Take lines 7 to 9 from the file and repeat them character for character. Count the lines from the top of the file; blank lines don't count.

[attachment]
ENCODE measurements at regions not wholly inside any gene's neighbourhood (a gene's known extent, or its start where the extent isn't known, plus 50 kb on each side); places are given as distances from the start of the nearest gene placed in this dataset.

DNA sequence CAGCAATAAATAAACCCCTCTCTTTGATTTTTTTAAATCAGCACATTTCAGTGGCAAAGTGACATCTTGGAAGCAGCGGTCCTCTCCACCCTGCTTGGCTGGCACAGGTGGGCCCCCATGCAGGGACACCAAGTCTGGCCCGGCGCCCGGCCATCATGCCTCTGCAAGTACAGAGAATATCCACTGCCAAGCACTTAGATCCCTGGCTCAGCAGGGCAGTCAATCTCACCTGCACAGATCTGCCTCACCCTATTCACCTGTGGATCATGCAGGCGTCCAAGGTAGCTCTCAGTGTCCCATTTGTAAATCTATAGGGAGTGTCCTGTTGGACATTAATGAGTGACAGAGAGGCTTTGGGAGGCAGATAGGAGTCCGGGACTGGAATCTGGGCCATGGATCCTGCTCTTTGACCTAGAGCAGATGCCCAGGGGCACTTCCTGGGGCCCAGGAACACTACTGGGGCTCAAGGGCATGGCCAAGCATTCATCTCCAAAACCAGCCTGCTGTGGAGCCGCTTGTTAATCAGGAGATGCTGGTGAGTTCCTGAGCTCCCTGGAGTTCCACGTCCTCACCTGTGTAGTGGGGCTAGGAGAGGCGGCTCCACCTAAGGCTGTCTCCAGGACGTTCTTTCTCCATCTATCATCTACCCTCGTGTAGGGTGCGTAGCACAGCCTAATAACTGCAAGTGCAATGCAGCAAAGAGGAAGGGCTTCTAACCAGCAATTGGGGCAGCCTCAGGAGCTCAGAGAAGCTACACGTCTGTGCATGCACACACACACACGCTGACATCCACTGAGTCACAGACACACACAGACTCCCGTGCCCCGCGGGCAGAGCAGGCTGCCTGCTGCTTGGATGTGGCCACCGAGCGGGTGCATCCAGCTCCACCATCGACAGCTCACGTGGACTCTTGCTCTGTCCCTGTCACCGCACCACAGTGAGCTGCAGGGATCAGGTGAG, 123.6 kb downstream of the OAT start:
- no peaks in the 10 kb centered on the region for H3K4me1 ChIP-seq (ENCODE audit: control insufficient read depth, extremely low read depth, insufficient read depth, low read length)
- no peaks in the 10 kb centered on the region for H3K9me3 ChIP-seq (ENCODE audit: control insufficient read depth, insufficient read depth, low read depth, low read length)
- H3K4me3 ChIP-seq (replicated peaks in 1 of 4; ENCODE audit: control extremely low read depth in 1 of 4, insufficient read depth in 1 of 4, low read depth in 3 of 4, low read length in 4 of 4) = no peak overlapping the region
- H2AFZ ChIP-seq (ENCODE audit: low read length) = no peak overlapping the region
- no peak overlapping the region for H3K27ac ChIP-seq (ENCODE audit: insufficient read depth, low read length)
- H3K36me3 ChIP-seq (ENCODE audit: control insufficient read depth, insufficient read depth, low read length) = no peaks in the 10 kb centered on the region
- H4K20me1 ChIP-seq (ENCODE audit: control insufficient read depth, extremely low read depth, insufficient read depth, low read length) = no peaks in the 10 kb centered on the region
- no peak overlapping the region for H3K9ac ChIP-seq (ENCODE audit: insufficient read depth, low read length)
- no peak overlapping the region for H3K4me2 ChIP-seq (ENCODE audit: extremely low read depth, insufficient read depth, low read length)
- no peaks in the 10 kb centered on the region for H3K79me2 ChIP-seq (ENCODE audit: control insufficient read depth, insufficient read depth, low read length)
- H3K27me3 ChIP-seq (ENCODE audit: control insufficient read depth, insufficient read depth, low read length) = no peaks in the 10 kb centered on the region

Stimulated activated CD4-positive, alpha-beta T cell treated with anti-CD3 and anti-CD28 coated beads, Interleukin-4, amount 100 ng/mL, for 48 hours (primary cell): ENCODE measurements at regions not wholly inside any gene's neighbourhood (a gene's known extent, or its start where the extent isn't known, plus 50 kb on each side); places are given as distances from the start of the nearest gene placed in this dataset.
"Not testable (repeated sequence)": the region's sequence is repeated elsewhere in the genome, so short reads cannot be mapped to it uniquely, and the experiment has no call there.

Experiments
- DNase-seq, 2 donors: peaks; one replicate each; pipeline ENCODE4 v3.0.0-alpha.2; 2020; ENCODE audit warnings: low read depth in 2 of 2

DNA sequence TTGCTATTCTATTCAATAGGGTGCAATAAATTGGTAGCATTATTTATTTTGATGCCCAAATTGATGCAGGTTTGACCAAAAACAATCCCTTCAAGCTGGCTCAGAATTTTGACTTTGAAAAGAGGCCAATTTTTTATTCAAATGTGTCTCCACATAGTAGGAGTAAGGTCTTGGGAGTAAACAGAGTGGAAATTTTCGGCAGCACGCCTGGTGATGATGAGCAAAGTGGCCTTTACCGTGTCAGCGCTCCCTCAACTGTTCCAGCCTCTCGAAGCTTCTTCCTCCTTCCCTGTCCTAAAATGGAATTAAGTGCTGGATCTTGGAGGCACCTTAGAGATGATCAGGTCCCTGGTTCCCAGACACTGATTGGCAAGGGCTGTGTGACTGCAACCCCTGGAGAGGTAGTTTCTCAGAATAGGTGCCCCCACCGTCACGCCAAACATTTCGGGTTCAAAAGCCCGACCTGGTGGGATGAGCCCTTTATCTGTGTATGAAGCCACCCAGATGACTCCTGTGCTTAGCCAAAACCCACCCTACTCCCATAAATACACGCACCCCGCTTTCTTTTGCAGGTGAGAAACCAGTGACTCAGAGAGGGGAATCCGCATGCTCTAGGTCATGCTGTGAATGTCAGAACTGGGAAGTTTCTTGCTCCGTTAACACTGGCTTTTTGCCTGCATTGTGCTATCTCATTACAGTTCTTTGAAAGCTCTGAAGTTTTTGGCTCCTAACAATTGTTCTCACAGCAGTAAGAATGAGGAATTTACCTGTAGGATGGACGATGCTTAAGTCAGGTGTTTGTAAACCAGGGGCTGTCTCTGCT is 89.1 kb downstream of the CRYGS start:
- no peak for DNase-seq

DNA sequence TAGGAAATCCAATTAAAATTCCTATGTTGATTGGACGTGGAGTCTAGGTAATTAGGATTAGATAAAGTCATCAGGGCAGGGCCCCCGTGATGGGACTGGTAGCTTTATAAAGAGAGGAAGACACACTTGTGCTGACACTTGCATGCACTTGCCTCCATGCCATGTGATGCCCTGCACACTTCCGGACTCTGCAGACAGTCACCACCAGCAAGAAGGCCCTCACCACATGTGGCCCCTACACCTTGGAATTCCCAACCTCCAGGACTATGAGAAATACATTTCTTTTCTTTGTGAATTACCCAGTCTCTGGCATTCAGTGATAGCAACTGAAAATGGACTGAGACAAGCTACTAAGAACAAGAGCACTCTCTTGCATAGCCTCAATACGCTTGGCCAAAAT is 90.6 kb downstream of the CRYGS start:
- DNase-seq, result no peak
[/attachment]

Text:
- no peak overlapping the region for H3K27ac ChIP-seq (ENCODE audit: insufficient read depth, low read length)
- H3K36me3 ChIP-seq (ENCODE audit: control insufficient read depth, insufficient read depth, low read length) = no peaks in the 10 kb centered on the region
- H4K20me1 ChIP-seq (ENCODE audit: control insufficient read depth, extremely low read depth, insufficient read depth, low read length) = no peaks in the 10 kb centered on the region